Multiple ledges in skinny water are a dry fly fisherperson’s dream. Fish holding just off the bottom can have a view of a dry fly floating into their territory. Dropping the dry fly off the ledge and into the trout’s feeding lane can produce explosive strikes as the trout grabs the fly just after it drops into the feeding zone. Multiple ledges usually produce more turbulent water, so a bushier and higher riding fly can be easier to see, while being helpful in sustaining a good drift over long stretches (without having to dry and recast).

My definition of a stair-step is a series of larger ledges. The Hiawassee tailwater in East Tennessee is famous for its stair-steps. These steps present a boat-pounding, tough-wading section of that river, but results can be outstanding if you achieve a good drift with a nymph.

A very good way to fish a stair-step is to position oneself below the drop or drops. If there are multiple drops; fish from a downstream angle and work your way upstream, only after thoroughly fishing the lowest step first. It is possible to drift a nymph multiple times before getting the attention of a fish holding below the step. Keep a tighter line when the fly drops into the white water below the step and let the wash from the water coming over the step take the fly into the depths. The water coming over the step will wash out the bottom and the current will roll back toward the step before shooting down stream. Work the fly multiple times through different currents that wash over the steps. There are some real jewels holding behind that backwash.

Last year (2008), while fishing the Holston River, we were floating down the river and working the sections of stair-steps. We went over one stair-step and anchored below another in the same section. Because the water was so turbulent and running hard, we had tied on a #10 tungsten bead head pheasant tail and a couple of split-shot sinkers. We dropped that presentation over that stair-step probably 15 times and let it stay in the wash each time. Then after all those times of watching the line drop over the last step, the line went tight and ran right back into the back of the step. After a lengthy fight, we brought in the largest rainbow of the weekend. Needless to say, we fished each step we came to in the remainder of the float and picked up several more fish, more often than not at the base of the bottom step.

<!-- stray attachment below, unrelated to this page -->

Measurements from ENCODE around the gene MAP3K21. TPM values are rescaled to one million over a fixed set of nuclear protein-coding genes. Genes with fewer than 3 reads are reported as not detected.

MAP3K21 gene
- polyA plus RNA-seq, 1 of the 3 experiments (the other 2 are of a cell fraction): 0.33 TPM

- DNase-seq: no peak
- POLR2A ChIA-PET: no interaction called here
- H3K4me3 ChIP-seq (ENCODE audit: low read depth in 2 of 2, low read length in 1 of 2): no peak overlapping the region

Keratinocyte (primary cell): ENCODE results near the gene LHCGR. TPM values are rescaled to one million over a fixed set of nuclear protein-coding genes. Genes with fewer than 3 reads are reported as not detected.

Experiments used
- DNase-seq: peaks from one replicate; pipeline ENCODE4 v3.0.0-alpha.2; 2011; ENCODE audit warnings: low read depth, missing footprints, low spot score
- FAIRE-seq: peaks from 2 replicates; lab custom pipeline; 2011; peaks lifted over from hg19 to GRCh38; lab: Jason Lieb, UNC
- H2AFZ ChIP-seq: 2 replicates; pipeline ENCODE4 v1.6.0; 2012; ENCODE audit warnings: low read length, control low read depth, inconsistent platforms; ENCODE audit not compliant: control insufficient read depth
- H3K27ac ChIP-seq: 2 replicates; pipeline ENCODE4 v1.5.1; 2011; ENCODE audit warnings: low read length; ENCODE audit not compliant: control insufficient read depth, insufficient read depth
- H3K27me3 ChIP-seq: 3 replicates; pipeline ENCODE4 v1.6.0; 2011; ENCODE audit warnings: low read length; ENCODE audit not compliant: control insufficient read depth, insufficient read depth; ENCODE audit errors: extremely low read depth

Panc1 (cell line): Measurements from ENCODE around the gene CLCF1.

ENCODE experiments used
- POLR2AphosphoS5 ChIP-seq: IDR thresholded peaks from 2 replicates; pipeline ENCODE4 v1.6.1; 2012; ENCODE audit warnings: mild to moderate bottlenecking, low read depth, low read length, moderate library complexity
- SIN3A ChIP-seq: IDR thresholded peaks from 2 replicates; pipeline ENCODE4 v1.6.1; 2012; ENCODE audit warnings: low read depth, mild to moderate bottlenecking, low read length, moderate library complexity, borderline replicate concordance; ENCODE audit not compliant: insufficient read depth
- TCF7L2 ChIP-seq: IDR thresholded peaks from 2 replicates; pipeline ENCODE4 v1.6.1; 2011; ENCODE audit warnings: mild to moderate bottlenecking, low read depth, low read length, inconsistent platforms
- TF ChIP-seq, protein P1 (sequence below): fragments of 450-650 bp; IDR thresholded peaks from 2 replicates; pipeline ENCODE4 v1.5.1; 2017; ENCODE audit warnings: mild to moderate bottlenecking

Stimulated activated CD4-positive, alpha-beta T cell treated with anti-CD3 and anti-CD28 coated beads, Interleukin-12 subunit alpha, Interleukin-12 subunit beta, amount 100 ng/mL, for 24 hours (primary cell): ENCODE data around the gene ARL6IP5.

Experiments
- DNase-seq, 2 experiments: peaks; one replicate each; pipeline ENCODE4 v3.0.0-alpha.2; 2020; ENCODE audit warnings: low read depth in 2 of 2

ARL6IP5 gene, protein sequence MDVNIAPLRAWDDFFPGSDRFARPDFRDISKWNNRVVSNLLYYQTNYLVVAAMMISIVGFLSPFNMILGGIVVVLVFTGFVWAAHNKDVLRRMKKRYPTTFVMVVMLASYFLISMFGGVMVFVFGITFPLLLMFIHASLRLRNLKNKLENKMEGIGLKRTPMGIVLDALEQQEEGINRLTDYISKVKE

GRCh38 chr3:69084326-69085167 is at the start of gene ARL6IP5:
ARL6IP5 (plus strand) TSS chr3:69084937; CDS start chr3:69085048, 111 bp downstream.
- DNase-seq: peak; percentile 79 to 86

With all the fast water rushing over the stair-steps it is easy to get caught up in fishing only nymphs, just because they seem to be easier to control. The different currents washing over stair-steps can also produce “soft water” (slow water between faster flowing currents or between the bank and faster flowing currents). That soft water can be as small as the lid on a paint can or as large as the roof of a small car. But, it doesn’t matter the size, because it’s a great place to cast a dry fly. Pulling multiple fish in a small section of soft water is not uncommon. A good rule of thumb is: if it is big enough to support a fly – even for a few seconds – it is big enough to hold a good fish. Zero drag on the fly can be difficult, but it’s critical in this situation.

Next month we will review the anatomy of southeastern tailwaters. Specifically the different bottom structures of a tailwater, trout holding patterns within those structures and how anglers fish to trout within the tailwaters.